Right shift and left shift

In general dividing by 2 is equivalent to right shifting with 1. Also left shifting with 1 is equivalent to multiplication with 2.

(a)   Is a right shift equivalent to a division exactly by 2? For example shift 0x9A with 1, 2 and 3 and show what values you obtain.

(b)  Is sifthing towards right giving an number sammer or equal to the original number?

(c)  For a number 0 < n < 255, what is the number of right shifts r that make n >> r to be zero?

(d)   Please find 0x6 << n for when you shift with n = 1..8.

(e)  Is the left shift creating an integer twice as big for all n? Why?

(f)   Is 0x6 << n generate strange results for some n?  Why or why not?


a) Right shift with one unity divides EXACTLY by 2 only if the binary number ends in 0. If the binary number ends in 1, then right shift generates the truncated part of the number divided by 2.

0x9A >>1 = 154 >>1 =10011010 >>1 =01001101 = 77 (=154/2) =0x4D   therefore  division is exact

0x9A >>2 =154 >>2 =10011010 >>2 =00100110 =38 (= trunc(77/2)) = 0x26 therefore division is truncated

0x9A >>3 =154>>3 =10011010>>3 =00010011 = 19 (= 38/2) =0x13 therefore division is exact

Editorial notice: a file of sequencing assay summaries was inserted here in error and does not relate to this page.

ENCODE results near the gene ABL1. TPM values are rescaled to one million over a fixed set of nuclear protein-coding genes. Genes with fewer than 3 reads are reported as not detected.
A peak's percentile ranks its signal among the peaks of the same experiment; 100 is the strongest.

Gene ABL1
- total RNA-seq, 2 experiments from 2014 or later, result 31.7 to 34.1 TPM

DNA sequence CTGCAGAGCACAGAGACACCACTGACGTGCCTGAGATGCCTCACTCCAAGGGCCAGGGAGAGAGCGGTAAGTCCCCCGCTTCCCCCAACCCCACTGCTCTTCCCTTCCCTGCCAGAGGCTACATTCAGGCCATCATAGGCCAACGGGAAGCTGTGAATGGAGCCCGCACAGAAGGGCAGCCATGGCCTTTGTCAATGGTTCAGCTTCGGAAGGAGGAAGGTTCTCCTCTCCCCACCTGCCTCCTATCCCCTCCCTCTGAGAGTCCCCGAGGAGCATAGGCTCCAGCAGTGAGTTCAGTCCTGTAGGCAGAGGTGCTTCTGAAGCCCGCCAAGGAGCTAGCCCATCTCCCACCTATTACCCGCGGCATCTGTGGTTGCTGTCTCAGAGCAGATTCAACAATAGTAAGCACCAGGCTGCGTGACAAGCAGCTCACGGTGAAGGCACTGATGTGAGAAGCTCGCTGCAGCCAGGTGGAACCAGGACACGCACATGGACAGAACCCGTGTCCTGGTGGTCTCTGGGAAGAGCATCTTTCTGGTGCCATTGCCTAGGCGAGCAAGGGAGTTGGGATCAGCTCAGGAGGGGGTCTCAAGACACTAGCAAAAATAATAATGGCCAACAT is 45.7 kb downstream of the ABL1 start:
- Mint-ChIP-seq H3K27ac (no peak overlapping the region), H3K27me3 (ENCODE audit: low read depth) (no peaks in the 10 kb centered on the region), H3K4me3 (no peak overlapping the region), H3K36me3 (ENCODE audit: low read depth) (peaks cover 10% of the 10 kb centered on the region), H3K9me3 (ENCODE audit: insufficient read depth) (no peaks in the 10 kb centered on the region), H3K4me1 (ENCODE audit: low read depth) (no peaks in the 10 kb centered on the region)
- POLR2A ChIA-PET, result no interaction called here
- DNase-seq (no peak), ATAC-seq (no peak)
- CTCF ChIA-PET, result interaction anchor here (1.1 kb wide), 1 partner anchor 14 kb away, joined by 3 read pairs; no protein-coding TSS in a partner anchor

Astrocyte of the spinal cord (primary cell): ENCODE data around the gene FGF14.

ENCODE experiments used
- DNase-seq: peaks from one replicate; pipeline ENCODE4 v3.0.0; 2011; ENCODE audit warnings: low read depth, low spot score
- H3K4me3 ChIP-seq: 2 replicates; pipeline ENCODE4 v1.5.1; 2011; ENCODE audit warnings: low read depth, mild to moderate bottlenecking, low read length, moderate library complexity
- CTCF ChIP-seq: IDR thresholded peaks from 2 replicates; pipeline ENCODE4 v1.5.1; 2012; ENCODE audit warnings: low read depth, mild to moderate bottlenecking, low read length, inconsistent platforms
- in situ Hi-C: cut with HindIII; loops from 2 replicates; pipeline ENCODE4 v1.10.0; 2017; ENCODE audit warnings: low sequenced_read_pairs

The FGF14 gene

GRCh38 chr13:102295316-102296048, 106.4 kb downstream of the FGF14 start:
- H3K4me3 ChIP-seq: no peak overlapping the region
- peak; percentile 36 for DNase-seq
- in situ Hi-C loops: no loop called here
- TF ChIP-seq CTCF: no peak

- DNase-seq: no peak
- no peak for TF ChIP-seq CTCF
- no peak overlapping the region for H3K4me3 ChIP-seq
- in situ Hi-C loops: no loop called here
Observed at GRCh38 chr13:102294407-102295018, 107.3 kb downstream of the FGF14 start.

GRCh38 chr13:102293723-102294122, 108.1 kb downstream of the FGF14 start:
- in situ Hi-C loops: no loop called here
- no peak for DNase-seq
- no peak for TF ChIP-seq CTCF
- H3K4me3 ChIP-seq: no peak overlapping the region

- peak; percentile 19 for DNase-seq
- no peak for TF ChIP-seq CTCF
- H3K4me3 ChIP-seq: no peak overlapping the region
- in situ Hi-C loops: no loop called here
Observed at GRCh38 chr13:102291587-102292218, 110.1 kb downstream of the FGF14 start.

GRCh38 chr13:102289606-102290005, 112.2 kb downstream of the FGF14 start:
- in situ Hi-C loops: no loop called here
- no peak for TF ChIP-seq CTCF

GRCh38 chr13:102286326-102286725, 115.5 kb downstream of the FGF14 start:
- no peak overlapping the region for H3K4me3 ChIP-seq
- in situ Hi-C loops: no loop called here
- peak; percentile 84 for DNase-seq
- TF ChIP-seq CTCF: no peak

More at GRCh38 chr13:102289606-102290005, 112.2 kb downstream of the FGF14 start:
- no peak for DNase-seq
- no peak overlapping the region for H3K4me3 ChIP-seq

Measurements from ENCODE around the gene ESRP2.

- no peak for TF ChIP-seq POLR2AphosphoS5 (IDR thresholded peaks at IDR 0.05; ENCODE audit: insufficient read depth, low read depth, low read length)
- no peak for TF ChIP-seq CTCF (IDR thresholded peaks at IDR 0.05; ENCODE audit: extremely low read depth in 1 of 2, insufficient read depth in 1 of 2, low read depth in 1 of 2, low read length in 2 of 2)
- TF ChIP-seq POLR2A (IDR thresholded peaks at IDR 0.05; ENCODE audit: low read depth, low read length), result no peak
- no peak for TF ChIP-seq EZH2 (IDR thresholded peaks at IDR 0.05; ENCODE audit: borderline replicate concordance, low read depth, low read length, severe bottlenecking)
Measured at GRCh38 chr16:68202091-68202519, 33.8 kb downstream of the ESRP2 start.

Right shift

b) Yes it is true that right shift generates a number smaller or equal. The number is equal when one right shifts the zero number: 0 >>1 =0

c) The minimum number of right shifts necessary for the number to became 0 is equal to the number of bits of the binary representation of the given number.

for 0<n<255 n can be written as

$n= C1*2^0 +C2*2^1 +C3*2^2 +…+C8*2^7$   (thus C8..C1 are the binary representation of n)

The number of right shift is equal to the highest index of C that is nonzero.

The mathematical expression of number of shifts required N to zero the number n is

N = int(log(base 2) n)

where int is the ROUNDED integer part.

Left shift

d) 0x6 <<1 =110=6 decimal <<1 =1100 = 0xC (=2*6 decimal)

0x6 <<2 =11000 =11000=0x18 =4*6 decimal

0x6 <<3 =110000 =0x30 =8*6 decimal

0x6 << 4 =1100000 =0x60 =16*6 decimal = 96

0x6 << 5 =11000000 =0xC0=32*6 decimal = 96*2= 192

0x6 <<6 =10000000 =0x80= 128 decimal

0x6 <<7 =00000000=0x00 =0 decimal

0x6 <<8 =00000000=0x00 =0 decimal

e) The left shift generates a bigger number only if the shifted number is in the range 0<n<255 (for 6 bit representation) . Otherwise the result is less than (2^r)*n. This happens when the shifted (to the left) bits are came out of the number (they are outside of the 8 binary representation).

f) 0x6 <<n generates strange results for n= 6, 7

0x6(hex) = 00000110(binary)

For n=6 the leading bit is getting out of the 8 bits binary representation (it becomes the 9th bit in the representation), for n=7 the second bit of the number cames out and the number becomes 0


For n=8 we shift the number 0 to the left with 1 which is also 0 (0*2 =0) which is not a strange result.